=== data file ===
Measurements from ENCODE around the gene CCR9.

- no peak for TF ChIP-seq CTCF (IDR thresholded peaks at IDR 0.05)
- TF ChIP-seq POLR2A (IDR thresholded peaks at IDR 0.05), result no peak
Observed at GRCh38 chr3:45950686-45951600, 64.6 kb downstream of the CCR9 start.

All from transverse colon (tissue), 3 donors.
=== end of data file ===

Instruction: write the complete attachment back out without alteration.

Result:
Measurements from ENCODE around the gene CCR9.

- no peak for TF ChIP-seq CTCF (IDR thresholded peaks at IDR 0.05)
- TF ChIP-seq POLR2A (IDR thresholded peaks at IDR 0.05), result no peak
Observed at GRCh38 chr3:45950686-45951600, 64.6 kb downstream of the CCR9 start.

All from transverse colon (tissue), 3 donors.